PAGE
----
Tuesday, 19 June 2012

The Jimmy Carr Cartoon


I said I might stick my caricature up here so here it is in it's inept glory.

It doesn’t surprise me that Jimmy Carr’s been avoiding paying tax and in many ways I don’t blame him. I tend to think that governments always find more imaginative ways of wasting money. Yet what astonishes me about wealth is that few people seem to reach a point at which they no longer think it necessary to dodge the taxman. Would I be any different had I earned £3.3 million in a year? Until it happens, I suppose I don’t have the right to judge. I would hope, however, that I would only be too pleased to pay tax, realising that to earn even a hundredth of that would make me deliriously happy.

Yet if I can’t judge the man’s actions according to my own moral compass, I can judge the man and his material. To say he’s one of my least favourite comedians is to over simplify my attitude towards Carr, a gifted comedian with a sharp wit who seems genuinely interested in the theory of comedy if we are to judge from the book he co-authored a year or so ago. However, there is also a deeply repellent side to his humour which values jokes at the expense of the weak and vulnerable. Comedy is a powerful force when directed at the rich and powerful. Directed towards others, it has a blunt force that does nothing but harm. It’s a point that Steve Coogan has previously made in reference to 'Top Gear' but I’d say that it equally applies to Carr. And Carr does certainly hurt, even if he does it with a certain lopsided smirk as if to highlight that his postmodern irony is irony at its most ironic.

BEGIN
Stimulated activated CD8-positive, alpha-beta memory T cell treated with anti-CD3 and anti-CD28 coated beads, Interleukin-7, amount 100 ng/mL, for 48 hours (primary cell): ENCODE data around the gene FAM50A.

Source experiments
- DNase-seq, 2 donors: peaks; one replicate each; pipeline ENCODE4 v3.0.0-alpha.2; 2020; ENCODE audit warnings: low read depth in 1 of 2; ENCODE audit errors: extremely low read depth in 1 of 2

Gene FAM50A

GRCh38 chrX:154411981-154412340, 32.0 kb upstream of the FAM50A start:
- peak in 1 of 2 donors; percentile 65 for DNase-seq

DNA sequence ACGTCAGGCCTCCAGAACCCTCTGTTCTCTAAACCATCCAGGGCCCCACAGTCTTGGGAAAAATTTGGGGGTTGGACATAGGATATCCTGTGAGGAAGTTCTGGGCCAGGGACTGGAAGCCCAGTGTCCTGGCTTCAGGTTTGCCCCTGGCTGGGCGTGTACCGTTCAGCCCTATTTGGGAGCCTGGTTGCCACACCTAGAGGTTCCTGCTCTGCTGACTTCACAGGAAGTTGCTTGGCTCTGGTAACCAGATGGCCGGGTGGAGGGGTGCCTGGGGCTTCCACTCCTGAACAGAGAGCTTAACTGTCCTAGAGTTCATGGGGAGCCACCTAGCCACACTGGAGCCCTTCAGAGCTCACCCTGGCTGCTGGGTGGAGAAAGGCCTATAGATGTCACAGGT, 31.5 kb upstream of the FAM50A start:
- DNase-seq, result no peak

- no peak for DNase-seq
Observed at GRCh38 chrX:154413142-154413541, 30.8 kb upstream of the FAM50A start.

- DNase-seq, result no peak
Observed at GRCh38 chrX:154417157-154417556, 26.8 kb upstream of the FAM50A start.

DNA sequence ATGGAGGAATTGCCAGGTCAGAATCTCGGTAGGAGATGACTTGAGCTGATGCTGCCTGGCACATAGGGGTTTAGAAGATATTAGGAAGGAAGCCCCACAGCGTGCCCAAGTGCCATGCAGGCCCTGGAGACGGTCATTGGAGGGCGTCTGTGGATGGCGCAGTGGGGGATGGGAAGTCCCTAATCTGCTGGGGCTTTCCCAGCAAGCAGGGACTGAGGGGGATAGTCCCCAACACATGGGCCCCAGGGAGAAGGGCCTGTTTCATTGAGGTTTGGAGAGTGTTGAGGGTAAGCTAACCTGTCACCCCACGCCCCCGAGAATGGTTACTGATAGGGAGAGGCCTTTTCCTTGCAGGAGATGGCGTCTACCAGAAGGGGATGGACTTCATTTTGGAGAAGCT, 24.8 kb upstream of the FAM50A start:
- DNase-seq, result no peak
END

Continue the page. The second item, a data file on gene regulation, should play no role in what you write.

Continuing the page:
Bad taste jokes are usually funny and, for that reason, they are an easy crowd pleaser. To tell them on stage, prefacing the jokes with warnings, doesn’t make the telling of them any less cheap, snide, or immoral. And by the same score: cheating the taxman in legal ways does not make it easy to condone. He cheats the taxman and though his lopsided grin reminds us that it’s all done legally, it shouldn’t be a surprise. His comedy has always been at our expense and we have paid him handsomely to now mock us with his off shore bank accounts. None of this surprises me and all of it reminds me why I watch so little British comedy.

Tonight, I'm going to give 'Wilfred' a try. It's am American comedy based on an Australian show, about a man's relationship with a neighbour's dog, who only he sees as a man in a dog suit. How I missed this when it was shown on the BBC, I don't know but I have high hopes for it. It's a grown mad in a dog suit! How can it not be funny? Right?

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